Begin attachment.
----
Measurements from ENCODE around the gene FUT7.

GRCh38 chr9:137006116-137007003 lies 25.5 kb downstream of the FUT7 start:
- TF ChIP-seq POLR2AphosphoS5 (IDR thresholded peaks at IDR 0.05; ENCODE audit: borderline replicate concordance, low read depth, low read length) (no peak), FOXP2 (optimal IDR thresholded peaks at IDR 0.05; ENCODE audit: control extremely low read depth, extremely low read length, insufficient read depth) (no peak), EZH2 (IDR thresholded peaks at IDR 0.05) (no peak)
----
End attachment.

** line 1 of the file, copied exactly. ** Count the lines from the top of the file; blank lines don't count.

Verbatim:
Measurements from ENCODE around the gene FUT7.